CNN Anchor Victor Blackwell Gets Emotional Defending His Hometown After Donald Trump Calls It 'Infested'

CNN's Victor Blackwell got emotional on Saturday while talking about Donald Trump's description of his hometown in Maryland. The New Day Weekend host got teary as he challenged the president's use of the term "infested" to denigrate Representative Elijah Cummings' district, according to Deadline.

Blackwell opened the segment by calling out the president's language, saying that Trump has repeatedly used the term "infested" when he is talking about people of color and the places that they come from. Most notably, Trump said that U.S. Rep. Alexandria Ocasio-Cortez, Rep. Ilhan Omar, Rep. Ayanna Pressley, and Rep. Rashida Tlaib should return to the "infested" places they came from.

Blackwell noted that Trump has tweeted over 43,000 times and has insulted many people, but the adjective is reserved for his attacks on people of color. He then went on to defend his hometown, which is predominantly inhabited by black or African American populations.

"The president says about Congressman Cummings' district that 'no human' would want to live there," Blackwell said. "You know who did, Mr. President? I did. From the day I was brought home from the hospital to the day I left for college. And a lot of people I care about still do."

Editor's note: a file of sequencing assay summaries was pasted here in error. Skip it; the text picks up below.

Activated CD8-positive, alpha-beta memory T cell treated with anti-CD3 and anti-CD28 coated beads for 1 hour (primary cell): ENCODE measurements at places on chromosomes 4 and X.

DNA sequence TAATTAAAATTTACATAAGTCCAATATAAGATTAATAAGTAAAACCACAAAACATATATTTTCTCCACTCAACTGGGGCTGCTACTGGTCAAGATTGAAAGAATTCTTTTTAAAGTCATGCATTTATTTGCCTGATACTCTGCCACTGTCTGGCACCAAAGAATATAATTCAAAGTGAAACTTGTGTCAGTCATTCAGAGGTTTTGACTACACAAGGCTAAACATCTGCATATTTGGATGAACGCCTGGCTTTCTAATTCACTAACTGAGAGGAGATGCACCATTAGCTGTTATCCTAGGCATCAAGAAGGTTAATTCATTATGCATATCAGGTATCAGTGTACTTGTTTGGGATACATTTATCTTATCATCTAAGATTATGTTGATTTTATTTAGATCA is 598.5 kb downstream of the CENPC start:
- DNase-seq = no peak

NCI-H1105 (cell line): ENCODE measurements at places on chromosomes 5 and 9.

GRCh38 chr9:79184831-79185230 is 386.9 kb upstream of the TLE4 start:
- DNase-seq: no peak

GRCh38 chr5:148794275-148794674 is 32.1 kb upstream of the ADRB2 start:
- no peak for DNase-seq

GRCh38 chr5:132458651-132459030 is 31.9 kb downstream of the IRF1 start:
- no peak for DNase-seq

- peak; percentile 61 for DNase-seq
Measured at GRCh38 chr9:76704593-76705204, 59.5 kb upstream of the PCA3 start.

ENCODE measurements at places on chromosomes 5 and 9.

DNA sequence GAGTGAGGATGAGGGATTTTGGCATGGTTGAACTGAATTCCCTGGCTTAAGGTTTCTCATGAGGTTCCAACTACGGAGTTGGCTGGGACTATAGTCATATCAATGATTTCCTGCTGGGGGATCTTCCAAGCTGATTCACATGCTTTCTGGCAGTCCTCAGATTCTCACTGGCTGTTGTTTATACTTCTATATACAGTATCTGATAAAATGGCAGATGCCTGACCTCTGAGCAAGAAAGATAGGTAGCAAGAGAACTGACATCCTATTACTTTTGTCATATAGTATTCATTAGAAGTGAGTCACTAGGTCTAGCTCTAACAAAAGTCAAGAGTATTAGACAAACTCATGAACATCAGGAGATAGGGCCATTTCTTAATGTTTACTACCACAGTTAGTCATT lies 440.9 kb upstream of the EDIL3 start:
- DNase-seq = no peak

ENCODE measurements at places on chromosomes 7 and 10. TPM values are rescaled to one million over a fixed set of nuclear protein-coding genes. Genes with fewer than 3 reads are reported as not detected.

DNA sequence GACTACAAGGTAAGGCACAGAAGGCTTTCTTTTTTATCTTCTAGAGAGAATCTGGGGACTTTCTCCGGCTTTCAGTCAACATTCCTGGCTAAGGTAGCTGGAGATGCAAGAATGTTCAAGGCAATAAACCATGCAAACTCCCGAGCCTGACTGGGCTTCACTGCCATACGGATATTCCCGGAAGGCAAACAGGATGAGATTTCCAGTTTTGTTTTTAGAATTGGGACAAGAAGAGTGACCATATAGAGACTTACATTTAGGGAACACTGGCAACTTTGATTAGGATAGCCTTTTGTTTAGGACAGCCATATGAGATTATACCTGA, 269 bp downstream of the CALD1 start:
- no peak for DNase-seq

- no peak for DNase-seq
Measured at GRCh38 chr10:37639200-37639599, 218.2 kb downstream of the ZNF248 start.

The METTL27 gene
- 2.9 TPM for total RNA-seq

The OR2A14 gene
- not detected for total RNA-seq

He went on, defending the district and the people who lived there, with a passionate conclusion.

"There are challenges, no doubt. But people are proud of their community. I don't want to sound self-righteous, but people get up and go to work there, they care for their families there, they love their children who pledge allegiance to the flag just like people who live in districts of Congress who support you, sir. They are Americans, too," he added.

Blackwell's defense comes hours after Trump took to Twitter to criticize the Baltimore district, calling Cummings a "brutal bully" and his district "dangerous," "disgusting," and "rat and rodent infested."

Trump's ire comes after Cummings questioned border patrol officials at a committee hearing over the southern border detention facilities. Passionate himself, Cummings asked how border patrol agents could treat children being held at the centers in such a poor way, with children reportedly being held in dirty and unsafe conditions, and accused the immigration department of an "empathy deficit."

Cummings called for an investigation into how the money being sent to run the facilities was being used and called the situation a "corrupt mess."

Social media users were quick to celebrate Blackwell's impassioned response, sharing their own family photos and experiences in Baltimore.

Fellow journalists, commentators, and progressive leaders also weighed in on the discussion with their support.